The Afternoons with Amos PODCAST For Wednesday, August 12, 2015. (Interview With Perry Township School Officials Starts At 1:18 Mark On PODCAST Media Player). It’s been thirty-six years since some 6,000 Black students were bused from Indianapolis Public Schools neighborhoods into six Marion County townships. For those decades, Indianapolis’ cross district busing involved tens of thousands of students, controversy, division, and racial tensions. The busing also accelerated Blacks moving from inner city Indianapolis neighborhoods into the townships. It created large minority student populations in four of those six school districts. And in many respects changed the character of Indianapolis. The 2015-2016 school year is the end of the business for racial balance Federal Court order. Students are being bused from IPS areas to Decatur, Franklin and Perry Townships.
On Afternoons with Amos to talk about the 17th annual Back to School Carnival, Amos began the conversation with Perry Township Schools Supt. Dr. Thomas Little, Assoc. Director Student Services Louis Norris and School Board Member Ruby Alexander talked about the last students being bused to Perry – 27 seniors at Perry Meridian and Southport High Schools. Both Supt. Little and Norris said their goal is for all those 27 to graduate on time next June. Ruby Alexander has served on the Perry Township school board for 13 years. She is the last remaining school board member representing the busing “sending area” left. She may be one of the longest serving board members under the desegregation plan. She talked about the impact of busing for her Martindale-Brightwood neighborhood and for Perry Township and its Black students. Norris emphasized that this school year there’s over 900 Black students enrolled at in Perry, virtually all living in the township. Dr. Little said that nearly 50% of Perry’s student body are racial minorities, including Blacks, Hispanics and Asians, especially Burmese refugees. Which goes against the perception that Perry Township is a racially homogeneous area. Supt. Little also commented in the interview about how they’re using other test scores to compensate for not having ISTEP data test results available to provide students with the remediation help they need now. Since ISTEP results won’t be available until very late this year.
Cheryl Wise the coordinator of the Back to School Carnival along with Rickie Clark talked about the details of this year’s event at Julian Coleman School on East 30th Street. The purpose is to provide a positive reinforcement event for parents and students near the start of the school year. The even features entertainment, booths from governmental and community organizations, entertainment and free food! Even though busing from the IPS area is ending, Supt. Little is confident Perry Township Schools will continue to support the event for years to come.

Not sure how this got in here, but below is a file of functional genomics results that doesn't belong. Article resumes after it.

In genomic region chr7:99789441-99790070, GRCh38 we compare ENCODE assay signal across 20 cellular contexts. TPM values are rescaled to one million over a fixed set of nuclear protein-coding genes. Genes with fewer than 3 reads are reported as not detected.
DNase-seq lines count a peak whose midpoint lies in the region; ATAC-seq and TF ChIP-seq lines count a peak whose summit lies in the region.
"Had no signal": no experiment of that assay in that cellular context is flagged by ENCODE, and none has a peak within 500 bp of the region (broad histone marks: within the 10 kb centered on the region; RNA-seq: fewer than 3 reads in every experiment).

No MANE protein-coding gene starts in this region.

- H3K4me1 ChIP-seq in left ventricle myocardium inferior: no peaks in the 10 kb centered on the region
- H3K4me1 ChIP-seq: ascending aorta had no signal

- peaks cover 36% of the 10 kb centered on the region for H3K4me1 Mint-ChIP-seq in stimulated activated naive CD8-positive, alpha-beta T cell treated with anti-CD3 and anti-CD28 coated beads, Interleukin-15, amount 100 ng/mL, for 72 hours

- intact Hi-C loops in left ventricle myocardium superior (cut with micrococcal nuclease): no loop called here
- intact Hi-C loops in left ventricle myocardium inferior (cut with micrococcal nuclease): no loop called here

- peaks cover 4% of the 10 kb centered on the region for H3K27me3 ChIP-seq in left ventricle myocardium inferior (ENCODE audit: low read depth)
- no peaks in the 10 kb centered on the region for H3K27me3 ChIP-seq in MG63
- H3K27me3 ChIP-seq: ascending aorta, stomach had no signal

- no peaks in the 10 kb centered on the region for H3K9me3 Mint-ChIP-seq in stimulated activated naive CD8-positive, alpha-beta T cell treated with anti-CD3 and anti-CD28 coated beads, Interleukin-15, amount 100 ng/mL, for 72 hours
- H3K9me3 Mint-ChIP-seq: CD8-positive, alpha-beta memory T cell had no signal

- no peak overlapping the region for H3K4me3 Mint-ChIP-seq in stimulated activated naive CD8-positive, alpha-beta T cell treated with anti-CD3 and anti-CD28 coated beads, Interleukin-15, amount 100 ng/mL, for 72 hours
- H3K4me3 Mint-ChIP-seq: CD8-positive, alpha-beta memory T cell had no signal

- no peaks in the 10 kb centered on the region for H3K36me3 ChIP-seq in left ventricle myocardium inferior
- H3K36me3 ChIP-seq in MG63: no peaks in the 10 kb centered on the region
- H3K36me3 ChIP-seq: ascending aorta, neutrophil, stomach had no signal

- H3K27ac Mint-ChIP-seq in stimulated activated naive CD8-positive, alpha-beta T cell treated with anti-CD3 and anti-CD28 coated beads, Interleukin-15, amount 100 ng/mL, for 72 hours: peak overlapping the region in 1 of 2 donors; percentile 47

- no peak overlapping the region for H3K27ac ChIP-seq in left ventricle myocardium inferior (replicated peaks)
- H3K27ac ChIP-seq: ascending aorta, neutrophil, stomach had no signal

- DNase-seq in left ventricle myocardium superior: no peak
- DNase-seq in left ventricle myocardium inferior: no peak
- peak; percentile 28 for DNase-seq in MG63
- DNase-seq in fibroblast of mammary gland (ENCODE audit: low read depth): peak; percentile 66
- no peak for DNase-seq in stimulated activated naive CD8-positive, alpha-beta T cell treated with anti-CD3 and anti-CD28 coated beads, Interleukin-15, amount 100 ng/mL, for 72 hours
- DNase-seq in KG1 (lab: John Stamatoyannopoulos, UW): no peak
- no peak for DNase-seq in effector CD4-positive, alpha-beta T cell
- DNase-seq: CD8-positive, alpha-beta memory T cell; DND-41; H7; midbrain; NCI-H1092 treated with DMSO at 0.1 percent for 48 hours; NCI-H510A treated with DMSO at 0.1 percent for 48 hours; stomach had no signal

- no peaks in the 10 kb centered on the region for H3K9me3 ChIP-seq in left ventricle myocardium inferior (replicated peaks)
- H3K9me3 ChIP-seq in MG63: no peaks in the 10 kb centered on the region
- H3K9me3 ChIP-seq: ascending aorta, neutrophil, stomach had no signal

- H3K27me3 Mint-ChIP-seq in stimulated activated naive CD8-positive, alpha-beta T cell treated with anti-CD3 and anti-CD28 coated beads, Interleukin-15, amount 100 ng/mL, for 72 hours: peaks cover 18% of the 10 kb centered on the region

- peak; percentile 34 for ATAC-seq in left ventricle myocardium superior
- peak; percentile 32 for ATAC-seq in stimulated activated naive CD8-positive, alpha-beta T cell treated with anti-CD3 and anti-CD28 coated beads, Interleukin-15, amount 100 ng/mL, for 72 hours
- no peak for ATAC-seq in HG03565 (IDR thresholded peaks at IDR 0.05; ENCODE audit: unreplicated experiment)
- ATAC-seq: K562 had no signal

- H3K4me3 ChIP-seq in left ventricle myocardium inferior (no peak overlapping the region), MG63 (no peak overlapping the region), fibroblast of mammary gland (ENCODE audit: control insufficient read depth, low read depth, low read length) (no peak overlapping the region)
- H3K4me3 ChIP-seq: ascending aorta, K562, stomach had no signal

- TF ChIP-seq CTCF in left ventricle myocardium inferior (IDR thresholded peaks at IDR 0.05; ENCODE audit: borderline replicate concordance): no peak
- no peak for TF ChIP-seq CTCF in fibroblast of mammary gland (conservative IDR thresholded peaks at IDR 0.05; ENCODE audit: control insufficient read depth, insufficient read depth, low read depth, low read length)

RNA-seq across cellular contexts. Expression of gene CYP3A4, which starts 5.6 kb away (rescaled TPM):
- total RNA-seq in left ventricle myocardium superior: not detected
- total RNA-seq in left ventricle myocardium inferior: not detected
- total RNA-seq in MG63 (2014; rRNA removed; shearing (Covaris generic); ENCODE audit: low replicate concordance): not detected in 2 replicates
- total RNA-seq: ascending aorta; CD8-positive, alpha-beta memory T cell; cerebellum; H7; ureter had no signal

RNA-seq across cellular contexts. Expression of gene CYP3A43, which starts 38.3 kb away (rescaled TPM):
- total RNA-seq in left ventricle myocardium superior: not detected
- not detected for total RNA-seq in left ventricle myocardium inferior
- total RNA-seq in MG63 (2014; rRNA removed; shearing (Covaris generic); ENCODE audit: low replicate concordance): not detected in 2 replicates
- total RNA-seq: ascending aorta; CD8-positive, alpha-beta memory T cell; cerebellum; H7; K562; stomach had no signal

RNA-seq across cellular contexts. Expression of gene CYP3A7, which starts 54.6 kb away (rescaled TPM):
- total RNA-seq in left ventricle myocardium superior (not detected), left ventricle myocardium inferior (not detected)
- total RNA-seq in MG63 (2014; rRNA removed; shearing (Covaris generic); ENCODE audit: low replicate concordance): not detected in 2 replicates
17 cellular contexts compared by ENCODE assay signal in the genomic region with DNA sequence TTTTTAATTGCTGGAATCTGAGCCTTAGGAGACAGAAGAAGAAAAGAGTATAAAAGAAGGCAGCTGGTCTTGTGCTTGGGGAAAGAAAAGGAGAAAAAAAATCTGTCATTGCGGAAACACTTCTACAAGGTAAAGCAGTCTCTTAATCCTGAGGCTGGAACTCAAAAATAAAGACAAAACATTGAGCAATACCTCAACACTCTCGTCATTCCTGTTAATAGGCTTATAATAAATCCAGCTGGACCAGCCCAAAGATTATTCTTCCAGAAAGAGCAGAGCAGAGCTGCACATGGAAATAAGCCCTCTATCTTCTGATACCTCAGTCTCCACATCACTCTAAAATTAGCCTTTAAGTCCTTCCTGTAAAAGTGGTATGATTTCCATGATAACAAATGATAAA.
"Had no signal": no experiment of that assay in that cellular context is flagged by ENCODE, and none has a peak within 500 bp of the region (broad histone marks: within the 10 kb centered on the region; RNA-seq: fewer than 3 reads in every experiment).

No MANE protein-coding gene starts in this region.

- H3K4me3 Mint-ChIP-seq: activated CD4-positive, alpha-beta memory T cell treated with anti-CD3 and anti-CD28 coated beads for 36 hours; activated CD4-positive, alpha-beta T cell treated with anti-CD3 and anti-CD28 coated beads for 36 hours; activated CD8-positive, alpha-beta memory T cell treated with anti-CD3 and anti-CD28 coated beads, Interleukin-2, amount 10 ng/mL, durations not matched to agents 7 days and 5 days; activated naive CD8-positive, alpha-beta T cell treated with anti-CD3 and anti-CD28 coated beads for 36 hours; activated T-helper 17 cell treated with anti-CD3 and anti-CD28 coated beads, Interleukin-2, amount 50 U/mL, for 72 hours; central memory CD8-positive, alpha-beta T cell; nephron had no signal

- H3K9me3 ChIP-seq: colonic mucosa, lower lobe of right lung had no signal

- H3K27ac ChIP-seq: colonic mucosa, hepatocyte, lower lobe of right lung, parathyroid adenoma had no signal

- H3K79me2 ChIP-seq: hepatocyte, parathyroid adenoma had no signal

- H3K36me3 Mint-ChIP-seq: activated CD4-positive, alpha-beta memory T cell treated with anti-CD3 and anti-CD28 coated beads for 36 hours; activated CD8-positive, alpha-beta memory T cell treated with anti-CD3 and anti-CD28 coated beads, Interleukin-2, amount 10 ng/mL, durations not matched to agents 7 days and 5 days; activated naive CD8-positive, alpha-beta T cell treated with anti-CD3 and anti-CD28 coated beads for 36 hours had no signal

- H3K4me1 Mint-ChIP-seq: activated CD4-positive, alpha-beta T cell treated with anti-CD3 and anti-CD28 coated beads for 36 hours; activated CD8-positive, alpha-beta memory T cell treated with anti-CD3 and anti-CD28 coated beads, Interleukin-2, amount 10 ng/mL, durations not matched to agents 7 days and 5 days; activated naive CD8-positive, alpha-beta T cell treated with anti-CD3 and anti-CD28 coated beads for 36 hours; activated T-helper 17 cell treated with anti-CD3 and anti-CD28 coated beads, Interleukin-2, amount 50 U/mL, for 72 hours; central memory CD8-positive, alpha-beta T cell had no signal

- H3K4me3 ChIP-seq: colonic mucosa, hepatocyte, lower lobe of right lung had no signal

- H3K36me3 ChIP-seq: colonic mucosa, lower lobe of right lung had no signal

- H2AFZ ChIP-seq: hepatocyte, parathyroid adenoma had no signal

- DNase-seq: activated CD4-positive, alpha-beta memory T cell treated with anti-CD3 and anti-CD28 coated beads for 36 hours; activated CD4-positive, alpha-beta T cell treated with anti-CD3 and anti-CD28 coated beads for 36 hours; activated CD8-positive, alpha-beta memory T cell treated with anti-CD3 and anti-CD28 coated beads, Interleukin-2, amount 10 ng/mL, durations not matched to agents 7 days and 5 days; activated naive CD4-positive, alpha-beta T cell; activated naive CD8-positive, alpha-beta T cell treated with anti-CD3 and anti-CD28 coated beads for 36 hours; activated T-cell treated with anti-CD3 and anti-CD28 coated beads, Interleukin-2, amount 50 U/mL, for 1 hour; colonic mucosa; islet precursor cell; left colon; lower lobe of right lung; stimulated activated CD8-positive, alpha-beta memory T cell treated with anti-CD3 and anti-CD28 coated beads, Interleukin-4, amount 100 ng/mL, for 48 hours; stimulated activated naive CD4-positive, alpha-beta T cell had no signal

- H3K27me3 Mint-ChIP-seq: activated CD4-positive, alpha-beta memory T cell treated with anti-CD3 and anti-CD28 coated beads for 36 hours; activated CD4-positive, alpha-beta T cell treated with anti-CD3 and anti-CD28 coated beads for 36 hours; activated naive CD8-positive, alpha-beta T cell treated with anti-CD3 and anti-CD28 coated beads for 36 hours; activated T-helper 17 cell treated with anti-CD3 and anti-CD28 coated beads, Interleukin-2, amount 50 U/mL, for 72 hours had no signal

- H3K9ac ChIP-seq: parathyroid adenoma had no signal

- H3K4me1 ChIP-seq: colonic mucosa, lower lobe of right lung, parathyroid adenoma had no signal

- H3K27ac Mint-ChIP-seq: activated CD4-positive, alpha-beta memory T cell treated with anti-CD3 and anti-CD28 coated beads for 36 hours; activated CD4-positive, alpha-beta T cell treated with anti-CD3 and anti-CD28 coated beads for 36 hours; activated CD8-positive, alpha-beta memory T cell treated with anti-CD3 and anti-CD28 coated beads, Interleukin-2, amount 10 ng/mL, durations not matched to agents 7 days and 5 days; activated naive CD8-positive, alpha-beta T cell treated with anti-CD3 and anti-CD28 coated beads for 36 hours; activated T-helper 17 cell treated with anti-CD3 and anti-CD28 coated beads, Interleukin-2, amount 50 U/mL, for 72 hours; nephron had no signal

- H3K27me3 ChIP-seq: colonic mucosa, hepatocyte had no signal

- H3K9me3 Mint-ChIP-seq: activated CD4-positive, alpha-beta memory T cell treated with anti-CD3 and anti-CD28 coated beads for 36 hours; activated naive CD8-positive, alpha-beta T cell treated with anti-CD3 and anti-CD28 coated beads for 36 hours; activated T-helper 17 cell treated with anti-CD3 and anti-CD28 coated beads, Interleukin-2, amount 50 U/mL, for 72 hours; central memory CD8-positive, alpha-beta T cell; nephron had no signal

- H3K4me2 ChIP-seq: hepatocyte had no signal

(Interview With IndyCog’s Kevin Whited Starts At 49:35 Mark). The Ballard Administration has been aggressive in pushing expansion of bicycle lanes on city streets. But has been virtually invisible in explaining and selling the benefits of that expansion to the African-American community. INDYCOG is an organization of bicyclists who have lobbied, in a grassroots way, political leaders and the community about the benefits of bicycling. INDYCOG supports the additional bike lanes and bike trails. And they are working to educate the community on the need for greater support for bicycling in a campaign they call I Like Bikes. They also support enhanced penalties if motor vehicles injure bike riders and pedestrians. Kevin Whited, Executive Director of INDYCOG appeared on Afternoons with Amos to explain the issues important to the bicycling community. And Whited got to hear the concerns about bike lanes from listeners. And Kevin got an earful. Kevin Whited also educated listeners on bicycle rules of the road, which the Mayor’s Office and the City have done nothing to provide that safety information.
(Interview With Nadia Miller Begins At 26:02 Mark). Out of her experience as a breast cancer survivor and the experience of her brother and her losing an older sister, Nadia Miller and her brother formed Pink-4-Ever, a non-profit dedicated to address the needs of African-American breast cancer patients and survivors. Nadia Miller appeared on Afternoons with Amos and in a frank, honest, poignant, interview talked about how Pink-4-Ever was started, its mission, the services it provides and the importance of Black women and men testing themselves and getting tested and treated for breast cancers which disproportionately impacts Black women. And among men who get breast cancer (it does happen) and impacts Black men disproportionately too. The Afternoons with Amos PODCAST for Wednesday, August 12, 2015 Runs 98 Minutes. ©2015 WTLC/Radfio One. PODCAST Starts After Brief Video Ad. [theplatform account=”BCY3OC” media=”jaohm1gAfTTj” player=”xFJXq1diB1tB”]